Technology

Tech Talent Charter’s 2021 report: What’s right for UK companies to accept D&I?

Companies that have signed on to the Tech Talent Charter (TTC) diversity effort saw the number of tech roles reportedly held by women increase from 25% to 27% last year, and just found that minority representation is still around 6% higher than for the overall tech workforce in the UK.

Those data points are among the details included in the latest TTC document Diversity in Technology Report 2021. TTC is the UK’s leading diversity promotion non-profit organization; it measures the activities and progress being made towards the inclusion, equity and diversity of signatories.

That list of companies includes Spotify, Deliveroo, General Dynamics, Very Group and Marie Curie.

The 2021 report is the first to include ethnicity data that companies can choose to share this year. (Ethnicity reporting will be required in the future.) The underrepresentation rate of minorities in TTC Signatory organizations is 20% – higher than the UK tech workforce average. UK is 16%.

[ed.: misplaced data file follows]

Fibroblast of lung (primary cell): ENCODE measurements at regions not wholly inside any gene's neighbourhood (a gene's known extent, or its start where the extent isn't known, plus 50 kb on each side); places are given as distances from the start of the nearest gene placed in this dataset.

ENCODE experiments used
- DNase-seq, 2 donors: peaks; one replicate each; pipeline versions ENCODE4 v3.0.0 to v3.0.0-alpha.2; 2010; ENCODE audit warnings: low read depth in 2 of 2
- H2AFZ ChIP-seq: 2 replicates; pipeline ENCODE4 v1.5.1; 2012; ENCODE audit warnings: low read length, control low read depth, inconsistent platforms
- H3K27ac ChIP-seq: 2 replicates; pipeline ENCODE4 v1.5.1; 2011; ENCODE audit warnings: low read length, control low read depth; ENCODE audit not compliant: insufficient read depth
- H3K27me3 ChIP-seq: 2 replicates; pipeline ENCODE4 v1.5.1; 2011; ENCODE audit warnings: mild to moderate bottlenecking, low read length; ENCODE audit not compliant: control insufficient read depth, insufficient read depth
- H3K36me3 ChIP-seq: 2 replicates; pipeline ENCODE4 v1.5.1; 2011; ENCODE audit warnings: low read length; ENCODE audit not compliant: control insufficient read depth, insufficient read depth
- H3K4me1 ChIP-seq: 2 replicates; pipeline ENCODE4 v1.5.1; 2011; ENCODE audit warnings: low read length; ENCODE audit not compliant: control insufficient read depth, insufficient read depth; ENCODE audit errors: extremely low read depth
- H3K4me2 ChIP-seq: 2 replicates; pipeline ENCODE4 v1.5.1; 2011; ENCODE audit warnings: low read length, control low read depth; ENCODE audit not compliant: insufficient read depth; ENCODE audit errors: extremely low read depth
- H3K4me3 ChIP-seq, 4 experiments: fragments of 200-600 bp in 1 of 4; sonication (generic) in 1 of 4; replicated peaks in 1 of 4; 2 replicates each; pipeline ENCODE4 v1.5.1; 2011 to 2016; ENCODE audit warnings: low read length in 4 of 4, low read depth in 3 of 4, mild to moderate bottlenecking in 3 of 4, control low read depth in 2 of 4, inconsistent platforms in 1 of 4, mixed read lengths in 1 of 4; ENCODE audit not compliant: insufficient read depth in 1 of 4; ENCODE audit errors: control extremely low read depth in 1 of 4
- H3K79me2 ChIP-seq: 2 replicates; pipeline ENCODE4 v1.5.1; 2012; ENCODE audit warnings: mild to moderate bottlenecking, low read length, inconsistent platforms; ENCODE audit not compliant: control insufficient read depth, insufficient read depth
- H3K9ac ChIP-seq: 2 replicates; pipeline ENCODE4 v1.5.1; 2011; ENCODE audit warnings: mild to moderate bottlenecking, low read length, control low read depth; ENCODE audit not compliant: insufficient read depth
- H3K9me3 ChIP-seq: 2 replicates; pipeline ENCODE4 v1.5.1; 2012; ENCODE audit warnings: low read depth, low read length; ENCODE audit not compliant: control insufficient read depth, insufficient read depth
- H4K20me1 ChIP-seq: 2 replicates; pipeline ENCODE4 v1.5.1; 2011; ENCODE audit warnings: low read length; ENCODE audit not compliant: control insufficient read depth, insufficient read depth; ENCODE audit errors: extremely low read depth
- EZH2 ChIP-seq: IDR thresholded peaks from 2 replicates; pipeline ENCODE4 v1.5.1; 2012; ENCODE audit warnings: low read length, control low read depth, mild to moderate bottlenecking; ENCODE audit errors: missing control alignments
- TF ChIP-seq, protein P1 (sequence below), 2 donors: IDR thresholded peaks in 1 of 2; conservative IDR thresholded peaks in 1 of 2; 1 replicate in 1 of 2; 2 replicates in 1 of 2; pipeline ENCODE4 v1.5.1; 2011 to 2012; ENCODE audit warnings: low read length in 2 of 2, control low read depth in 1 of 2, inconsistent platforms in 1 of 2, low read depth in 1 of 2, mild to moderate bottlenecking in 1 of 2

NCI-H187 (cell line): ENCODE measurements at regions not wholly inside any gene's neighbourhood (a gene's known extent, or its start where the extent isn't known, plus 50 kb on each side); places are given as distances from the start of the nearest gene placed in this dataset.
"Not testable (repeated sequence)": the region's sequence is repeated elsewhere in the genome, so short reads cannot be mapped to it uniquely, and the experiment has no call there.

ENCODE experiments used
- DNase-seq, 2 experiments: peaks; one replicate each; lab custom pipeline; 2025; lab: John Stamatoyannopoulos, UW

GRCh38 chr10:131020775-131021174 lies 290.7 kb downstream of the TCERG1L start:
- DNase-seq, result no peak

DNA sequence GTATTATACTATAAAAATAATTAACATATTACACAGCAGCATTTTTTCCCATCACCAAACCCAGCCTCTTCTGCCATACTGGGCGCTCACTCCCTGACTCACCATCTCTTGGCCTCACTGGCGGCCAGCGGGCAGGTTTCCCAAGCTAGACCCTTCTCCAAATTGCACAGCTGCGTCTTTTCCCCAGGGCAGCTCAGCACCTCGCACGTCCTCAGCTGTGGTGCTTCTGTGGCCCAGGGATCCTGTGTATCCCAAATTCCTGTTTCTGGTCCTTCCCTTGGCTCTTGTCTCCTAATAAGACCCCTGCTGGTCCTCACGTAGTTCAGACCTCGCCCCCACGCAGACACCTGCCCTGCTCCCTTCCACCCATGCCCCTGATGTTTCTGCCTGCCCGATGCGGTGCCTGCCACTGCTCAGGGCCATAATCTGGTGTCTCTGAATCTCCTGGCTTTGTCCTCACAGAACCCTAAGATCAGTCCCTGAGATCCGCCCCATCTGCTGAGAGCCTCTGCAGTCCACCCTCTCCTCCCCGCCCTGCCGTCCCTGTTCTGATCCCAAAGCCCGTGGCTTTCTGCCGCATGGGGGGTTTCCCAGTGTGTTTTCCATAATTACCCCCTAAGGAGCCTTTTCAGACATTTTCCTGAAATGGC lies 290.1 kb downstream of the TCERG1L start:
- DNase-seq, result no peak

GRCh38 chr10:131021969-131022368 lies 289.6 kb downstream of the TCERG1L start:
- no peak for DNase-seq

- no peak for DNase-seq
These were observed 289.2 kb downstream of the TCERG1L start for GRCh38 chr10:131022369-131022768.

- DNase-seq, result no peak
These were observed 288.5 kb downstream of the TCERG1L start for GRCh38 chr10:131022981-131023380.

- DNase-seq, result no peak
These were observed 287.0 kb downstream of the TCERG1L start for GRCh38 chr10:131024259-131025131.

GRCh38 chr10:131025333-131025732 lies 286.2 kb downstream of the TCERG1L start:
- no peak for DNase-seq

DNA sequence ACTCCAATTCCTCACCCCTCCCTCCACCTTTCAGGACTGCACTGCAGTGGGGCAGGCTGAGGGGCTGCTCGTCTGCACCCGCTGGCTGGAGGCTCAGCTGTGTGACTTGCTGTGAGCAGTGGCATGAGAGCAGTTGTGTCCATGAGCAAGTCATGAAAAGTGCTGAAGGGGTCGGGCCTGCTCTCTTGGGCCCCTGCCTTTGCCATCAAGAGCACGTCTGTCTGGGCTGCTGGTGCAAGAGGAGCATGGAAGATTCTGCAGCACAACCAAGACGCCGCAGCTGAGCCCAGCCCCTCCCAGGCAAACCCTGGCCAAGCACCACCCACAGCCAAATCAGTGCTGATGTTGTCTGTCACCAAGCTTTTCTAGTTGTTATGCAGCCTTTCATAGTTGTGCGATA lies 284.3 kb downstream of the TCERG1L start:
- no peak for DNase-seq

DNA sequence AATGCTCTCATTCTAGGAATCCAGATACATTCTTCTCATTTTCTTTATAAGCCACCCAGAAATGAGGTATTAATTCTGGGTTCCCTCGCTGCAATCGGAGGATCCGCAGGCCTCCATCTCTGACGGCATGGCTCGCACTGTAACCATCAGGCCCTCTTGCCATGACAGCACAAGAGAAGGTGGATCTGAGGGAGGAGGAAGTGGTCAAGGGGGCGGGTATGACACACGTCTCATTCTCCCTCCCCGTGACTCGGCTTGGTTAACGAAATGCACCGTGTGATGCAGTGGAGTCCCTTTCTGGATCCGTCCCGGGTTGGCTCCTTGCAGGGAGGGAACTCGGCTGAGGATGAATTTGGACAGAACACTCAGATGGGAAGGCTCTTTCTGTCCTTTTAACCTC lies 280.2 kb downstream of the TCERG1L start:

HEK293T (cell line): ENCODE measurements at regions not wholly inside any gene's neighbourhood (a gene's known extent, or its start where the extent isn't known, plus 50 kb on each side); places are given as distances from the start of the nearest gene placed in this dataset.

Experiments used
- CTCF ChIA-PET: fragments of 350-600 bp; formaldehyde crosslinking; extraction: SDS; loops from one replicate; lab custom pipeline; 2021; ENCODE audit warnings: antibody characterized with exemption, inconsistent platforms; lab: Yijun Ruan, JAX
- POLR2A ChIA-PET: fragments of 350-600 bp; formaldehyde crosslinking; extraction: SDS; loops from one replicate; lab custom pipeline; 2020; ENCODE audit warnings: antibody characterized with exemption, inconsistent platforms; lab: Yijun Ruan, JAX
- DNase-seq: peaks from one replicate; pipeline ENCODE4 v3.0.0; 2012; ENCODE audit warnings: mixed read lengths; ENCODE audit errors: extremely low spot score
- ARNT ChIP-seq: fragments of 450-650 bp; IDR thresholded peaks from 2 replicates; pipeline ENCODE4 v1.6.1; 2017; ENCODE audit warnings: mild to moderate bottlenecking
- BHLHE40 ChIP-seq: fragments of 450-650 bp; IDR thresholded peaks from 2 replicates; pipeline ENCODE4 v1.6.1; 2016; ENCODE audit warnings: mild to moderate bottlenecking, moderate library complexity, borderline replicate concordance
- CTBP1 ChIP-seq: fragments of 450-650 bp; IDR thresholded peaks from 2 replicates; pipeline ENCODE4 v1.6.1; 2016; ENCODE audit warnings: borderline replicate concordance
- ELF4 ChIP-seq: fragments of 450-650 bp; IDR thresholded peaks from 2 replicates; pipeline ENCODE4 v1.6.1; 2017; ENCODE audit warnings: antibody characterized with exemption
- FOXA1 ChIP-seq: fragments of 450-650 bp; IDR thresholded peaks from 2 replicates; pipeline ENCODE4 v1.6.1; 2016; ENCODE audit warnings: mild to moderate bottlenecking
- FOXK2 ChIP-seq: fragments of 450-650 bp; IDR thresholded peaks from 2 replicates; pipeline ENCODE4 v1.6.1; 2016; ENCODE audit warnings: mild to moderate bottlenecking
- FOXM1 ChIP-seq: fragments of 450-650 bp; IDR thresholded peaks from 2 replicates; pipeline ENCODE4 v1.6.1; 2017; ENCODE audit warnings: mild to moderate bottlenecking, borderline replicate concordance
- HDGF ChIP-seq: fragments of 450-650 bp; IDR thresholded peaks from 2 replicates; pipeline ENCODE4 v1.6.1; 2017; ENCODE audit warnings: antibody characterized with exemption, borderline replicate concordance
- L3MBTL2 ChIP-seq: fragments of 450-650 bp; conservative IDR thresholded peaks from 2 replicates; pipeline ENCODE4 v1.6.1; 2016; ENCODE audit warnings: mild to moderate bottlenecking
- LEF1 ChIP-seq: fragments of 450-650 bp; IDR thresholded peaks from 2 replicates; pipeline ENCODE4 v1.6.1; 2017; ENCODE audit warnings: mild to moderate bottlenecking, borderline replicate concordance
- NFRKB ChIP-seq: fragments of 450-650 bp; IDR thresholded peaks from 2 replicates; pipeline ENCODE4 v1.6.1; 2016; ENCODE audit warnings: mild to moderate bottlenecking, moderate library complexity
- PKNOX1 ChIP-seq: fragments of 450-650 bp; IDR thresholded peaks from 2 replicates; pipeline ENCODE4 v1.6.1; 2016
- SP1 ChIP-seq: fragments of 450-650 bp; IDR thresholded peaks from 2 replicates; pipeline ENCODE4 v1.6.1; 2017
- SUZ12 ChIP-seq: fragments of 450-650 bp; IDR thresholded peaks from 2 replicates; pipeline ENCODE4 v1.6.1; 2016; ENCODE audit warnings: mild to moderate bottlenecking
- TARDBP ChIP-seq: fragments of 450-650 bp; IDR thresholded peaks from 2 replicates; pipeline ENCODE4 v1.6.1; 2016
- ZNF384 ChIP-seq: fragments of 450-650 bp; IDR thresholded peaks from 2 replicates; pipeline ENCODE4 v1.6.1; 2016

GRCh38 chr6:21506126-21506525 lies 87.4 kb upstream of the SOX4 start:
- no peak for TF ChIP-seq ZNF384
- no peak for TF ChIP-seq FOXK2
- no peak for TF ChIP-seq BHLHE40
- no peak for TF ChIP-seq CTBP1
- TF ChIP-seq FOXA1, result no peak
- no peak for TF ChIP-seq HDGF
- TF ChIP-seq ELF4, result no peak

Ethnic minority workers make up around 11% of the UK’s vast workforce.

What works when it comes to D&I

According to Debbie Forster, CEO and co-founder of the nonprofit, when trying to determine what works best for companies looking to promote diving, TTC has taken the approach data-driven. Companies were asked not only about what they were doing, but also about what was not working and where still needed improvement.

Debuting in 2017, the group aims to help organizations in the field of technology offer best practices around diversity that can be shared. According to TTC’s 2021 report, there are at least 20 different interventions that are vital to diversification efforts.